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New Method for Identifying Most Aggressive Childhood Cancers

January 28, 2015 3:14 pm | by Lund University | News | Comments

A group of researchers has found a new way to identify the most malignant tumors in children.                            

'Healthy' Fat Tissue Could be Key to Reversing Type 2 Diabetes

January 28, 2015 3:08 pm | by Walter & Eliza Hall Institute of Medical Research | News | Comments

Researchers found they could ‘reverse’ type 2 diabetes in laboratory models by dampening the...

Exploring Upper Motor Neuron Degeneration in ALS

January 28, 2015 3:00 pm | by Nora Dunne, Northwestern University | News | Comments

For the first time, scientists have revealed a mechanism underlying the cellular degeneration of...

Improving on Pancreatitis Treatment

January 28, 2015 2:52 pm | by Sharon Tregaskis, Columbia University | News | Comments

For people with pancreatitis, a noncancerous inflammation of the tiny ducts in the 6-inch organ...

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Researchers Design Tailored Tissue Adhesives

January 28, 2015 2:47 pm | by Anne Trafton, MIT | News | Comments

After undergoing surgery to remove diseased sections of the colon, up to 30 percent of patients experience leakage from their sutures, which can cause life-threatening complications.             

Harvard's Odyssey Unlocks Big Data

January 28, 2015 2:40 pm | by Harvard Gazette | News | Comments

As technology evolves and becomes further integrated into society, massive amounts of data are being collected and stored.                       

Diabetes in Rats Treated with Engineered Probiotic

January 28, 2015 10:53 am | by Cornell University | News | Comments

Cornell researchers have achieved this feat in rats by engineering human lactobacilli, a common gut bacteria, to secrete a protein called Glucagen-like peptide 1 (GLP-1).                    

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Longevity Gene Variant Discovery

January 28, 2015 10:36 am | by UCSF | News | Comments

People who carry a variant of a gene that is associated with longevity also have larger volumes in a front part of the brain involved in planning and decision-making, according to researchers at UC San Francisco.                                      

Nanoparticle that Lights Up Artery-Clogging Plaque to be Evaluated

January 28, 2015 10:07 am | by Washington University in St. Louis | News | Comments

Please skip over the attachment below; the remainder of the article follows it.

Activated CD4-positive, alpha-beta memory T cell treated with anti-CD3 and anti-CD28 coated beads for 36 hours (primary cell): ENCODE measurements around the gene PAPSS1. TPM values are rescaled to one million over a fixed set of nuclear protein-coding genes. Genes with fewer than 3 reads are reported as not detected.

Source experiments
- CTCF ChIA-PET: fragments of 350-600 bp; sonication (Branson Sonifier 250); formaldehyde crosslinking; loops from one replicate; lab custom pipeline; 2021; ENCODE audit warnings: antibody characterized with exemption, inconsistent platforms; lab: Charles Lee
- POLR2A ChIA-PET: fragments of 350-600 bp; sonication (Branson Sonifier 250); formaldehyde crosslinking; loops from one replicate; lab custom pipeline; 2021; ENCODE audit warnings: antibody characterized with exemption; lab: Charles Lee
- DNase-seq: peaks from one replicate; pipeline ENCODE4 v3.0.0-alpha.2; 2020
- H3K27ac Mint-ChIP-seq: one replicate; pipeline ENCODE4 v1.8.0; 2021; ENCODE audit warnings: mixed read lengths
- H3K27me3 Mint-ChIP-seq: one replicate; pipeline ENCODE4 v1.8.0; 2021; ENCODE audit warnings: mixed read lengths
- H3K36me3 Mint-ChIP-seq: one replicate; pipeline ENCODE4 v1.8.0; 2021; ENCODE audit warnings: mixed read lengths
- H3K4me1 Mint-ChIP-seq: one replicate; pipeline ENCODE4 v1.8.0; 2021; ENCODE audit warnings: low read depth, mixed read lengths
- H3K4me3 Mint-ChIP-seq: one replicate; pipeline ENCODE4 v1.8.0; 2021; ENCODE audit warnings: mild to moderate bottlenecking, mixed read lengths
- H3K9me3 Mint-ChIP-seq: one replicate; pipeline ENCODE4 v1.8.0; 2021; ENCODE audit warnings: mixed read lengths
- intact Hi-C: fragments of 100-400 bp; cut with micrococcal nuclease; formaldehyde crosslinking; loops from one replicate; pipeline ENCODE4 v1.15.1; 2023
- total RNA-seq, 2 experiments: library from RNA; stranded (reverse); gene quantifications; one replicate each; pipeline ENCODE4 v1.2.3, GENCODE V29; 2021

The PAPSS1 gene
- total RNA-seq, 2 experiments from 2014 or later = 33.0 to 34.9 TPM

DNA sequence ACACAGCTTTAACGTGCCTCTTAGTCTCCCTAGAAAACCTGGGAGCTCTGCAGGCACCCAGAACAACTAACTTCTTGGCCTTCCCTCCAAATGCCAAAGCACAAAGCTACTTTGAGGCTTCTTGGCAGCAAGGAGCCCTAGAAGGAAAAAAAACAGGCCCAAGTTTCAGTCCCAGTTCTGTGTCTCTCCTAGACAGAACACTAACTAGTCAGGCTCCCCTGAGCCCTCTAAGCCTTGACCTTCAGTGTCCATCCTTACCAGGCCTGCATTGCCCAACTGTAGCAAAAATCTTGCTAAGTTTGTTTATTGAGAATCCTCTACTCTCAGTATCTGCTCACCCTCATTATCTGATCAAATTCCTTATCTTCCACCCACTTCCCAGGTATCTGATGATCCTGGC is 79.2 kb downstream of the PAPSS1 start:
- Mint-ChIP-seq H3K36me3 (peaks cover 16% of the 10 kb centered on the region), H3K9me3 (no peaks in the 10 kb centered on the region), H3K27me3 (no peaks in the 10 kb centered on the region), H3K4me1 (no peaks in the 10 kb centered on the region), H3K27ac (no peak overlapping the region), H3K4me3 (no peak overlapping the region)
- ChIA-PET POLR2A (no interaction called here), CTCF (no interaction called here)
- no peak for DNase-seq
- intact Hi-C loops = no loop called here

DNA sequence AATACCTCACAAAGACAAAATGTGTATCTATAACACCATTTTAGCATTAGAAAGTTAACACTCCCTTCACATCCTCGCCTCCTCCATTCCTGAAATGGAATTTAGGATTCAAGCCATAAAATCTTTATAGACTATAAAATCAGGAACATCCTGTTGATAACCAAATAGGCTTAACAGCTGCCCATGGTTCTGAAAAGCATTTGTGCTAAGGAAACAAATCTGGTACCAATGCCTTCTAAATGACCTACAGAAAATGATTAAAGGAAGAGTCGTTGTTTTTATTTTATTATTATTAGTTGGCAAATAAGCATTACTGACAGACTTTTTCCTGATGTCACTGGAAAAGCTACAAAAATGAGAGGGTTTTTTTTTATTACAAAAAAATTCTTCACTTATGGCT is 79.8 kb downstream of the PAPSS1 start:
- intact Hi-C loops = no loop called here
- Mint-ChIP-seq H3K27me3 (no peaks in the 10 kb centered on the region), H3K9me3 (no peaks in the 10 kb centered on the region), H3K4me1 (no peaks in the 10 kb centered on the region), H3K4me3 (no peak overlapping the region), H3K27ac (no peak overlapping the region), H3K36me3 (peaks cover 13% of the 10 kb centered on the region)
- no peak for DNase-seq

The Food and Drug Administration (FDA) has approved for evaluating in people a nanoparticle-based imaging agent jointly developed at Washington University School of Medicine in St. Louis and the University of California, Santa Barbara, in collaboration with Texas A&M University.

Biology, Driven by Data

January 28, 2015 10:00 am | by MIT | News | Comments

Cells are incredibly complicated machines with thousands of interacting parts — and disruptions to any of those interactions can cause disease.                                     

By Taking a Rest, Exhausted T Cells Live to Fight Another Day

January 26, 2015 9:56 am | by Howard Hughes Medical Institute | News | Comments

Killer T cells are one of the body's main lines of defense against pathogens.                               

Research Shows Infants Can Remember More Than Originally Thought

January 26, 2015 9:41 am | by Jenna Eckel, Penn State | News | Comments

This discovery is different from previous research that found an infant would experience “catastrophic forgetting” once their memory capacity is exceeded.                  

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Researchers Solve Metabolic Mystery Lending Insight into Lafora Disease

January 26, 2015 9:32 am | by Elizabeth Adams, University of Kentucky | News | Comments

Scientists have determined how an enzyme essential for energy metabolism functions.                              

Millions of GMO Insects Could Be Released in Florida Keys

January 26, 2015 9:26 am | by Jennifer Kay - Associated Press | News | Comments

Millions of genetically modified mosquitoes could be released in the Florida Keys if British researchers win approval to use the bugs against two extremely painful viral diseases.              

WHO Adopts Reforms to Repair Reputation after Bungling Ebola

January 26, 2015 9:20 am | by Maria Cheng - AP Medical Writer | News | Comments

The World Health Organization has proposed reforms that could overhaul its structure after botching the response to the biggest-ever Ebola outbreak.                   

Tide Turning in Ebola Fight After Hard Lessons